Thursday, May 31, 2018

A Touchy Topic

A long, long time ago (in a galaxy right here) I wrote a children’s chapter book called The Too-Tight Tutu that became a kind of classic in Australia, for a while anyway. It seemed everybody knew it, with its bright pink cover and great illustrations by Cathy Wilcox. It stayed in print, year after year, which is something of an achievement in this age of disposable, here-today-gone-tomorrow children’s book series. It was one of the Aussie Bites, which was a terrific series developed by Julie Watts, then children’s publisher at Penguin.

Over the years I have always talked about TTTT during school visits. I show the kids a photo of me dressed as a fairy when I was about six, and sometimes read some of the story (the beginning where Merry talks about being fat), and also talk about how really the story is based on me. I was a fat child who desperately wanted to be a ballerina and, thanks to a ballet teacher who came to our little country school, I got to do ballet lessons for one year. At the end of that year, when it came time to dance in the competitions, they couldn’t find a tutu to fit me (or the character in the story, who’s called Merry). All ends well, of a sort – they find a tutu at last and she gets to dance on the stage in it, although she doesn’t win any prizes. Neither did I. Such is life! I wasn’t going to sugar-coat that, even in a fictionalised version.

But over the past few years, when I have done a school visit and talked about this book, I’ve seen an awful lot of adults squirming, and I know exactly why. It’s because I use the word FAT. Once or twice, I substituted horrible, euphemistic words like large or big or … I try not to remember now. And then I thought – I’m talking about something that is real for a lot of girls and boys, and using euphemisms is something I hate at any time. It doesn’t protect anyone. Fat kids know exactly what you are talking about. I certainly did. 

So I went back to talking about being fat as a kid, about not fitting into any tutu other than an ugly black and red adult one, and about having dreams and finding out they can come true. I have a lot of feelings about being fat, about being teased, about all those years of dieting, about why I have spent most of my life being overweight. About why I’m not fat now, which is not some heroic Woman’s Day story either.

Recently I read this articleby Kelly deVos about what she calls Body Positivity and what it has meant to both her and her daughter, and about the YA novel she has written, Fat Girl on a Plane. It’s an interesting piece, because she talks about how she thought she knew all about feeling positive about being fat, taking no notice of fat shaming and all the debates about it. Until her daughter started dieting and she herself was diagnosed with Type 2 diabetes. And it’s still not a simple issue for her – or for anyone!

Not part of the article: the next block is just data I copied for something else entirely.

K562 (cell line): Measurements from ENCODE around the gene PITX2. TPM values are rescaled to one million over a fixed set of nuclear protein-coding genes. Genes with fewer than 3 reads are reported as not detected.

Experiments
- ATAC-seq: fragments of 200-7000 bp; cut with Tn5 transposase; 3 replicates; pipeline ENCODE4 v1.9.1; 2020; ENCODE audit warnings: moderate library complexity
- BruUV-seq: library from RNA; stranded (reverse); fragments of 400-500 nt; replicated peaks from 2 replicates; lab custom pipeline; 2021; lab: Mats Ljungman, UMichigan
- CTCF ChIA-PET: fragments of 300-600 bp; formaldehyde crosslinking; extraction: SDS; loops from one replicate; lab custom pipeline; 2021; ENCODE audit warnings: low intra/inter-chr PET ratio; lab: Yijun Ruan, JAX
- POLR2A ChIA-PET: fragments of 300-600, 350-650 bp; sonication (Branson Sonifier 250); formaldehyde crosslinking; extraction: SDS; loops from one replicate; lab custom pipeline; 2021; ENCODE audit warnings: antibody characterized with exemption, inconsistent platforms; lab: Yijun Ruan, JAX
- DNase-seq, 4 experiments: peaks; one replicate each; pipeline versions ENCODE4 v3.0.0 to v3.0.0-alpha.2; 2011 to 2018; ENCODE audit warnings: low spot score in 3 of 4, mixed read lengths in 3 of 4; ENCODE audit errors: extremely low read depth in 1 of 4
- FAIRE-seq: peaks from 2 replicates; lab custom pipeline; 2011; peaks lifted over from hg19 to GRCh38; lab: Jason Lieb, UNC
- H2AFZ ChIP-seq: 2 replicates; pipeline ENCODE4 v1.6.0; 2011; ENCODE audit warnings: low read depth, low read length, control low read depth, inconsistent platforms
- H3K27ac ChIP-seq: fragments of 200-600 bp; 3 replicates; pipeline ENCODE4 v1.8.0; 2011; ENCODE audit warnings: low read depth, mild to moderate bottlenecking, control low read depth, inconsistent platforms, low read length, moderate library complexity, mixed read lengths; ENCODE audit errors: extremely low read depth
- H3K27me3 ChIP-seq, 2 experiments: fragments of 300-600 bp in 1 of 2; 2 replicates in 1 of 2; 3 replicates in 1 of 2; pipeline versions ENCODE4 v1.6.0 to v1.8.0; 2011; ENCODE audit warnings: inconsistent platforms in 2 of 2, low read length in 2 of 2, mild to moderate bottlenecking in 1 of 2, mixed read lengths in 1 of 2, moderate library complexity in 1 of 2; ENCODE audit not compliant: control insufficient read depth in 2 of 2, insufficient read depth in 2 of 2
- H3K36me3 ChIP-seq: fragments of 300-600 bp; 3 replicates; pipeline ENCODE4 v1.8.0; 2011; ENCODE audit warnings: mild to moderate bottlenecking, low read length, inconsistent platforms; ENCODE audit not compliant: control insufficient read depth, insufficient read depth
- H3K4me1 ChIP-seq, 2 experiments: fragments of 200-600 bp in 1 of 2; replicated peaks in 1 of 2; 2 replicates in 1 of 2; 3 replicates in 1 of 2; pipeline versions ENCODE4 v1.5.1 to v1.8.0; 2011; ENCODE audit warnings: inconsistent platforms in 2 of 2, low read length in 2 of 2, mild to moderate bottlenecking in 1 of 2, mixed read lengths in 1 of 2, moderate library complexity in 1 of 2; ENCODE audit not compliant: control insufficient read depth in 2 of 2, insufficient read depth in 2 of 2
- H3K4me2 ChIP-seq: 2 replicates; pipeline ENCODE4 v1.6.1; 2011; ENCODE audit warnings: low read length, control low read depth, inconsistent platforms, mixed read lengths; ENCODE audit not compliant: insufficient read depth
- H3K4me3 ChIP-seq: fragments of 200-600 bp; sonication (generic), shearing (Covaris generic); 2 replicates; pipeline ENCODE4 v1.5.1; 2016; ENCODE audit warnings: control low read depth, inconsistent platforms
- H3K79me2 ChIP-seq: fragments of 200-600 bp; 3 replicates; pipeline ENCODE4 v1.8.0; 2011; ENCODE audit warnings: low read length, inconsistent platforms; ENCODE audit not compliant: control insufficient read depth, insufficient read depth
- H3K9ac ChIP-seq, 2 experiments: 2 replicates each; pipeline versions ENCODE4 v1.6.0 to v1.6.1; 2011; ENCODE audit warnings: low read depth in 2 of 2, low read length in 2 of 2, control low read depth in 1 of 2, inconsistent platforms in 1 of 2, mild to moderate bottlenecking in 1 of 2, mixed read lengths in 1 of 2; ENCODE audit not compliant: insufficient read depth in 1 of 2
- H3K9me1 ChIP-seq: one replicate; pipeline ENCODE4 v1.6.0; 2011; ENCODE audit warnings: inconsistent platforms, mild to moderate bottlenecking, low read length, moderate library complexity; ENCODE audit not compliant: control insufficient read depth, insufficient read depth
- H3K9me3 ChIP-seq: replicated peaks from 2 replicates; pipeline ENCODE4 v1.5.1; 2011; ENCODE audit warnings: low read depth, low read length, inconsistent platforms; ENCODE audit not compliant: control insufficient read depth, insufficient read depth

What is the difference between talking openly about being fat and what that brings with it in our society, and fat shaming? The intention, I guess, like any contentious issue. It becomes even more contentious, weirdly enough, when you try to write fiction about it. Because you can’t usually get away with a wishy-washy character that never has an opinion or strong feelings, or always tries to be nice. So what strong feelings will your main character have about being fat?

Shame? Delight? The urge to confront? (Not likely when you’re a teen.) How about being matter of fact? Of simply telling it like it is? Of showing all sides, or at least showing a layered or multi-faceted view of the topic. Despite TTTT being a chapter book of less than 4000 words, I suspect it has resonated all these years because I was honest about me and what it was like. I knew I was fat. I knew it caused issues, like my mother telling me off for eating too many cakes (usually when she was out), and not being able to fit the tutu I so badly wanted to wear. That was simply the story I told. 

I don’t believe shielding or protecting kids from these kinds of facts helps them at all. Like death, like accidents, like friends who dump them, kids know this stuff happens. You can pretend all you like that you’re making their lives better by not talking about it. Ultimately, they know better than you.

There are other things I could write here about being fat but they are not my stories. When I write about fat characters now (which I have in a recent MG novel), I write from the memories of myself in my teens and 20s, and how I felt, and why I ate and ate. I know damn well that MG novel is going to create more squirming, and it may also mean it won’t get published. But like TTTT, I wrote it from my heart. We’ll see what happens next. (And I do intend to read deVos’ book – in the meantime I highly recommend a YA novel called Fat Kid Rules the World by K.L Going.)